Google plans to test market a modular phone that has multiple optional components that can all be hot-swapped or replaced, which might extend the life of such devices.
CNN may soon change the way we get news footage now that it has entered into a Cooperative Research and Development Agreement (CRDA) with the Federal Aviation Administration (FAA) to implement drones, officially called Unmaned Aerial Vehicles (UAVs), into news-gathering practices. This agreement will incorporate current research conducted collaboratively with the Georgia Tech Research Institute (GTRI). The three
Scientists and engineers have for the first time directly measured the curvature of gravity which could eventually produce a diverse and interesting assortment of scientific benefits.
Gravity is one of the fundamental forces of nature yet it is quite distinct from all the other forces permeating the universe. Probing its secrets could yield insights and technological wonders unmatched by any other aspect of nature (just don’t expect an anti-gravity device to be one of them).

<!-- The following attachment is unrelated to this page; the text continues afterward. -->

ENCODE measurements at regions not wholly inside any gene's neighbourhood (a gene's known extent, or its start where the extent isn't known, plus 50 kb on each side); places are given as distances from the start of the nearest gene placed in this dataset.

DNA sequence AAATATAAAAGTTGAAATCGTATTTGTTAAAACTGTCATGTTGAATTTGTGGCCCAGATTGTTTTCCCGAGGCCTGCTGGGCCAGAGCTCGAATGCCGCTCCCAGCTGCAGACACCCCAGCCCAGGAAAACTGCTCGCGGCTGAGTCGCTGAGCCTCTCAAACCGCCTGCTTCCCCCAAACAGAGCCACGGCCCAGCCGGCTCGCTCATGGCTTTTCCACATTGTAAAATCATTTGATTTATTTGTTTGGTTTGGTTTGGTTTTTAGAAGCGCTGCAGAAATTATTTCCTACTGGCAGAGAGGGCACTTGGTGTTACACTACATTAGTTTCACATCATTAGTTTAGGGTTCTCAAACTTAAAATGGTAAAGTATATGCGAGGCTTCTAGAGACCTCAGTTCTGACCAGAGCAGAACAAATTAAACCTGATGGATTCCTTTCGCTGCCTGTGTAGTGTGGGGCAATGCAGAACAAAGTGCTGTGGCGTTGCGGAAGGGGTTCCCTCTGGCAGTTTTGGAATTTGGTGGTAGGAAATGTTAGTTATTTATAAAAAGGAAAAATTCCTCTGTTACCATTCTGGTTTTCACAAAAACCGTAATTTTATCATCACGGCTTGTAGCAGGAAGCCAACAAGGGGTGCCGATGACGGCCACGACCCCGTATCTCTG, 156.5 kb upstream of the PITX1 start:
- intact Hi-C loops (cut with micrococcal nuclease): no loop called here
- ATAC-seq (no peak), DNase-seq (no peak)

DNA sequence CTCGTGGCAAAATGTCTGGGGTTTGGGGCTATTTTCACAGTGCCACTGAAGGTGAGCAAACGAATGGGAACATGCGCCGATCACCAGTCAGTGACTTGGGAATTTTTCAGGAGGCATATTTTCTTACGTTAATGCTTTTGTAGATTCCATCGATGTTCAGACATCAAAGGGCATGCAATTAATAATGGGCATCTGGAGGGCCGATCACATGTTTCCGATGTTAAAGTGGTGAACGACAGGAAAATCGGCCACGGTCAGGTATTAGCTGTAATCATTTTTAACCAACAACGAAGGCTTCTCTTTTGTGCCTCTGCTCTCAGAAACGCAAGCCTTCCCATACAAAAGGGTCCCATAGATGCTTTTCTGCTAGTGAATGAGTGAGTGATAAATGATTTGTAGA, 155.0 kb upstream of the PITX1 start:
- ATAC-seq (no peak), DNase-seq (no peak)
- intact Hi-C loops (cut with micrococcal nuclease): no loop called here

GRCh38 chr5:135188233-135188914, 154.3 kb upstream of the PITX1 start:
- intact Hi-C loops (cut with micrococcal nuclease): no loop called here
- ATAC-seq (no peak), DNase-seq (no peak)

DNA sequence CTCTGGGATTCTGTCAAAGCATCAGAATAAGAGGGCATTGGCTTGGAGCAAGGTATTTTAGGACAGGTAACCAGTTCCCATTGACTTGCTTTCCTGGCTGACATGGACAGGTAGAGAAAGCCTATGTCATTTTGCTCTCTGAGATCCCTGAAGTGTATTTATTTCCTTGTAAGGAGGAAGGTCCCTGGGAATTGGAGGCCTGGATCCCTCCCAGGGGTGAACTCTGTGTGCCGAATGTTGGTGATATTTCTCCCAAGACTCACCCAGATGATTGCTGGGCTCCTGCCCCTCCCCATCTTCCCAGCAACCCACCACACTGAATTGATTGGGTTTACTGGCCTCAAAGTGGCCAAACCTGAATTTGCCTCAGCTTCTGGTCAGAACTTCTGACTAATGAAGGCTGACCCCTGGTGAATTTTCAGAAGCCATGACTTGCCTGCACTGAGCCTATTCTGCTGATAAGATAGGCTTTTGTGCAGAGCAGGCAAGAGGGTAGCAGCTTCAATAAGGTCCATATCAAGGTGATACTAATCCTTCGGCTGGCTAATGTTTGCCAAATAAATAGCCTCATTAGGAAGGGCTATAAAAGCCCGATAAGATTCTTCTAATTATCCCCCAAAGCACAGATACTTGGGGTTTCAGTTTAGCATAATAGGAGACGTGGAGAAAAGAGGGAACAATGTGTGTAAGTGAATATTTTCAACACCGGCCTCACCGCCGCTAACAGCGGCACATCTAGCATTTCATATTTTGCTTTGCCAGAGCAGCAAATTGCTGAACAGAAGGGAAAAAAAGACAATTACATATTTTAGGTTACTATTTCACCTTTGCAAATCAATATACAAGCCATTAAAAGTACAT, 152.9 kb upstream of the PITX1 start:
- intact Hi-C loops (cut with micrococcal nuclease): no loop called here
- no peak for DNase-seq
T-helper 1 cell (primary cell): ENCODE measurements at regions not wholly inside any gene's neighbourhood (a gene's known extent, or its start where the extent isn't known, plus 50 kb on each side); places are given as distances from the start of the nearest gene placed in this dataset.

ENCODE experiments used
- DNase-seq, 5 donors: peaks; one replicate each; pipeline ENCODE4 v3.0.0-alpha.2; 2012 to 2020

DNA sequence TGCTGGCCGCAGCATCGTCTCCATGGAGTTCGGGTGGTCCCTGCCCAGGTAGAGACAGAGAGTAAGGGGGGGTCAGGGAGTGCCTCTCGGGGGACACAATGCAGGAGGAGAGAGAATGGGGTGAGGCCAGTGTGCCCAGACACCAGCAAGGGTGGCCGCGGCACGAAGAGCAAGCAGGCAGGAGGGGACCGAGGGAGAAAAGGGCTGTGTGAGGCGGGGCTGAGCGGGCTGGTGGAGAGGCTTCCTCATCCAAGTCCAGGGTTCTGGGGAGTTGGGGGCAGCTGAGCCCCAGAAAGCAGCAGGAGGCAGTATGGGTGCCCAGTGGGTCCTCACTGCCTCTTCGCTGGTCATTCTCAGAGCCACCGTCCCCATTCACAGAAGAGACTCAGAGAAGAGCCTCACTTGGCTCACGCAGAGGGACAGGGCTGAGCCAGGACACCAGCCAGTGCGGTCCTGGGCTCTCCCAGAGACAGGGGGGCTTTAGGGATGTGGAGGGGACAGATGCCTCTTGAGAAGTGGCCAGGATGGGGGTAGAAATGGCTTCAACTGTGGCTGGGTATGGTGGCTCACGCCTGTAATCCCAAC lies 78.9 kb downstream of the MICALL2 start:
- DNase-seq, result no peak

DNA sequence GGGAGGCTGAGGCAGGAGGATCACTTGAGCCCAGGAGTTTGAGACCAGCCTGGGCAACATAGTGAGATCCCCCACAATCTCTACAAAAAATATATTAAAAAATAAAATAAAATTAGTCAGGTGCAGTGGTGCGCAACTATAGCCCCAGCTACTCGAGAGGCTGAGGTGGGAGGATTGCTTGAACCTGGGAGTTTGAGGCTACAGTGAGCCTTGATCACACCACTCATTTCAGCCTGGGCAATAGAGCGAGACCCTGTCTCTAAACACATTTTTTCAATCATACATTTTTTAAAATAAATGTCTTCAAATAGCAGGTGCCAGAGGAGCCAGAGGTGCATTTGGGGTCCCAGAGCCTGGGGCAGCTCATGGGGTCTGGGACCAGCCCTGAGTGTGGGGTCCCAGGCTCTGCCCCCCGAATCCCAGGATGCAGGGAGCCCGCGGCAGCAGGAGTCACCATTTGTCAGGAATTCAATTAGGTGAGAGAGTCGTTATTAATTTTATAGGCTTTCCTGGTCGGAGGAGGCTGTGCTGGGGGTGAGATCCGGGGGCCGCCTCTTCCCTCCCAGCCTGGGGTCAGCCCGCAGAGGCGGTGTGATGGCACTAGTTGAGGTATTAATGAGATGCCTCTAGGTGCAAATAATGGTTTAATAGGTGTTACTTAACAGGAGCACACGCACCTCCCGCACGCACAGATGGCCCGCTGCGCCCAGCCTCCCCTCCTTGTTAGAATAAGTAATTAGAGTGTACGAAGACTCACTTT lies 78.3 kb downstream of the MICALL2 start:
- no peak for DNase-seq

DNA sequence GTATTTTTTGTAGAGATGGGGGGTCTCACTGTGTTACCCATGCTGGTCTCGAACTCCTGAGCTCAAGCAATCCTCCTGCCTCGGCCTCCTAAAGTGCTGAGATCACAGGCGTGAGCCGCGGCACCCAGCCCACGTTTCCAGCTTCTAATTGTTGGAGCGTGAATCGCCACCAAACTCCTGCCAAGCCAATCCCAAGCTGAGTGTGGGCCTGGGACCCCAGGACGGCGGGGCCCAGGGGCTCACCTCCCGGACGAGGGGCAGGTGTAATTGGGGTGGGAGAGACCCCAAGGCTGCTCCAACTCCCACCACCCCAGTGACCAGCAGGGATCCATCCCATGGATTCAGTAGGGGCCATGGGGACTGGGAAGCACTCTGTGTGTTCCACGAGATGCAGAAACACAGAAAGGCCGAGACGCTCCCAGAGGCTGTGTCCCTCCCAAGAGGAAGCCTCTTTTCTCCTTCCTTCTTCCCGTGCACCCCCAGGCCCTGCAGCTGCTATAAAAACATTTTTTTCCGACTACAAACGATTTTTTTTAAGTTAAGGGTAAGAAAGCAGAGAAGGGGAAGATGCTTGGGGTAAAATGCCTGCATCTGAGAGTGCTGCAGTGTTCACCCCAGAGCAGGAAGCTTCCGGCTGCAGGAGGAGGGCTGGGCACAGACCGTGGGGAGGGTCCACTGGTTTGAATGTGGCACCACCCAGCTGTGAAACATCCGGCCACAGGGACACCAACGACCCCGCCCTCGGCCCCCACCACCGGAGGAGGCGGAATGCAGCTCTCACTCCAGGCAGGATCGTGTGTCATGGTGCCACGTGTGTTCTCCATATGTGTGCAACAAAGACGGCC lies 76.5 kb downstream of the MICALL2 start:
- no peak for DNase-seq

We are looking for people who would like to be SGU interns. These will be flexible positions, there are no location requirements, and work will be largely on your own schedule. Interns will have the opportunity to learn about science journalism, skeptical activism, and social media including podcasting, blogging, video, managing Facebook and Twitter, writing science news reports, doing background research, managing conferences, and other special projects.
An anomalous light signal from a quasar may be due to the smallest separation ever observed between two supermassive black holes that may merge one day.
Come on…you’ve thought about it I’m sure. What would happen if two black holes smashed into one another. Everyone loves collisions and explosions. Just look at the internet. After cats and porn, my guess is that crashing things are #3.
The NOAA announced that by October 2015 the capacity of each of the two NOAA supercomputers in active use will jump to 2.5 petaflops, for a total of 5 petaflops- nearly ten times the present capacity.
On our annual year-end wrap-up show on the SGU, we always talk about the best science news of the previous year. That’s always fun to research and reminisce. This year I thought it’d be fun to anticipate what the following year could bring in terms of big science news stories. The kind of news we’re almost certain to cover on the show in the coming months and perhaps even give special mention to in the 2015 wrap-up show.